With less than a year in Southeast Asia, WeWork already operates nine venues in the city with a handful more opening soon in the region. We find out more about the coworking titan’s increasingly diverse offering.
12 October, 2018
Coworking titan WeWork’s expansion into Southeast Asian market began with an acquisition of homegrown coworking startup Spacemob in August 2017. The first WeWork Singapore location was opened at Beach Centre five months later, joining Spacemob’s two existing venues in establishing WeWork’s brand presence in Singapore.
WeWork hit the ground running in 2018. The first half of the year saw the opening of three more WeWork venues in Singapore, located at 71 Robinson Road, 22 Cross Street and 60 Anson Road, respectively.
With the opening of WeWork Suntec City Tower 5, WeWork 8 Cross Street and WeWork City House at 36 Robinson Road, the company is now operating a total of nine venues in the Little Red Dot, with more than a handful more planned to open in Southeast Asia for the remainder of the year. So, how does WeWork differentiate itself in the increasingly saturated market?
“While it is only natural that the market becomes more saturated for such a fast-growing industry, we do not consider ourselves as a coworking company, so we do not see others as spaces as competitors,” says. “We are more than just space; we are a global platform of creators that helps people to create a life, not just a living,” he adds.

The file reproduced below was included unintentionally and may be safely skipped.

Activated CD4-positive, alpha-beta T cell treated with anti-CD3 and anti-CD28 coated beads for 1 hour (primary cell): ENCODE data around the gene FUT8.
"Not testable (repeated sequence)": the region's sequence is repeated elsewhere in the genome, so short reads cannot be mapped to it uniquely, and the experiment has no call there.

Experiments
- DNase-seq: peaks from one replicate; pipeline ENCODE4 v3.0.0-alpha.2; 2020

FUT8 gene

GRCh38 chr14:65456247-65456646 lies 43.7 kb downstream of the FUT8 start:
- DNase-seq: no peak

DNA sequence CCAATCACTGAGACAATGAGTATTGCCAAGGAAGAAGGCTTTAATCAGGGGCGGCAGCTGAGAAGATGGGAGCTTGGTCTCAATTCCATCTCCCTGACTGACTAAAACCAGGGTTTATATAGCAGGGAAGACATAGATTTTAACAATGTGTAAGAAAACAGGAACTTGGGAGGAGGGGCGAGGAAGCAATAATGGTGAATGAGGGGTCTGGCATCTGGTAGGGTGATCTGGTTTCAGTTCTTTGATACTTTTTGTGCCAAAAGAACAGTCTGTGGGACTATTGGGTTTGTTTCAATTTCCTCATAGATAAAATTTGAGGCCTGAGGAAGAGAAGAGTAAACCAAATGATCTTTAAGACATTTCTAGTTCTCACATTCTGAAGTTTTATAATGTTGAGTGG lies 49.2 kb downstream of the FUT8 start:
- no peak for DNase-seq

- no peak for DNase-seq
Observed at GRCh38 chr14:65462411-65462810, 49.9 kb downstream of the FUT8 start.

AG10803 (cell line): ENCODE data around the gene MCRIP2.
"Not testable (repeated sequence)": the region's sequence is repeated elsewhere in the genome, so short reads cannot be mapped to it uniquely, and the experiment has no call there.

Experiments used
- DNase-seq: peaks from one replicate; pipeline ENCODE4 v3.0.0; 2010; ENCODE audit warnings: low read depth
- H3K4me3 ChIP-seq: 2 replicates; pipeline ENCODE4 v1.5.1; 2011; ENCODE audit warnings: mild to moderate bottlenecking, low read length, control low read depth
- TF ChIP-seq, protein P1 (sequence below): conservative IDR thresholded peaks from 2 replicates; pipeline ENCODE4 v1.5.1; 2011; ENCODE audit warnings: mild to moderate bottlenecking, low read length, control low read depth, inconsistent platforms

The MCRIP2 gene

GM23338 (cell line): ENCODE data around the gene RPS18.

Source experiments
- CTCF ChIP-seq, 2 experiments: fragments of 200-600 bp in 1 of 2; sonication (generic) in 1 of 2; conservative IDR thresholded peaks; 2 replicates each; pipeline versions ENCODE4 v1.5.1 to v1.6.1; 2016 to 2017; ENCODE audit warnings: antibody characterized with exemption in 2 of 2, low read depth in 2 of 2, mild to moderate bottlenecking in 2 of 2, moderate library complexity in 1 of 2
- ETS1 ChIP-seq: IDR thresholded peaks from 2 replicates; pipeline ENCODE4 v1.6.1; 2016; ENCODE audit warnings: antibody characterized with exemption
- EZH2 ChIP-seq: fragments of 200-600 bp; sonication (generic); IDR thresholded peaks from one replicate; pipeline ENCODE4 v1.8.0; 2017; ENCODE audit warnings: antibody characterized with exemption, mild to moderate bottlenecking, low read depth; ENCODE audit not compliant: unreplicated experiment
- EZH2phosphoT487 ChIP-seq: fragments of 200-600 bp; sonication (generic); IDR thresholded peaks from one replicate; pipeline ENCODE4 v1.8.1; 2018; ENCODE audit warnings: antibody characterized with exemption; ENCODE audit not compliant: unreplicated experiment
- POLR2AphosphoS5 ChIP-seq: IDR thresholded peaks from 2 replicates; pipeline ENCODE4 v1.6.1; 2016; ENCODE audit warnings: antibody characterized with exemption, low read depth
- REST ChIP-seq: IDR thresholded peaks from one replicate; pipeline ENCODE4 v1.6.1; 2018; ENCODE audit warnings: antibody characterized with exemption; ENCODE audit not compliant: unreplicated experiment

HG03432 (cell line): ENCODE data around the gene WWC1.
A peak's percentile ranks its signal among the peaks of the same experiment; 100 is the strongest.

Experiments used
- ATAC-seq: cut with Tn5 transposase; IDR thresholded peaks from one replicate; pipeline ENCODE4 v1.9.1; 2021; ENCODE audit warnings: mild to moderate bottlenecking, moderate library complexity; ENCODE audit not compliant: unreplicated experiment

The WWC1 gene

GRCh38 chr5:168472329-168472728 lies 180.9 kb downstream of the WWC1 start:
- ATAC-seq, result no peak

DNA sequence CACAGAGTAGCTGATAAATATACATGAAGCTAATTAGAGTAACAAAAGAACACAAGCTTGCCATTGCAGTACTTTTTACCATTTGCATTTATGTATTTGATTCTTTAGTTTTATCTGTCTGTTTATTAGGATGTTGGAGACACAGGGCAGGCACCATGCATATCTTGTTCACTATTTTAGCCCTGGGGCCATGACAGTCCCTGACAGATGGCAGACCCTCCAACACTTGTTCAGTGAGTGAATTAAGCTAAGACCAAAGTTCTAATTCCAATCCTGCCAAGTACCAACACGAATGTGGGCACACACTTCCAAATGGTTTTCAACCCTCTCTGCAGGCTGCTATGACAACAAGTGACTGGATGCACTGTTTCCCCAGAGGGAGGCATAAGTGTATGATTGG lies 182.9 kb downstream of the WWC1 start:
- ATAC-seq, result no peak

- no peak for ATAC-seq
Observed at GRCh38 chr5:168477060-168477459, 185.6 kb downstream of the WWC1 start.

Fuad observes that there has been a macro shift toward the way we live and work. “People are focused on meaningful connections and being part of something greater than themselves,” he says. With a global footprint and a vast network spanning industries, WeWork certainly ticks the “something greater” box.
In Asia specifically, the shift from traditional workspaces to more open environments is accelerated by the breakneck speed at which many companies are expanding in and into the region.
Says Fuad, “Companies often rent space from us when they are quickly expanding and need satellite or remote offices. In many cases, the leases for these companies expire and they are actively looking for a change.”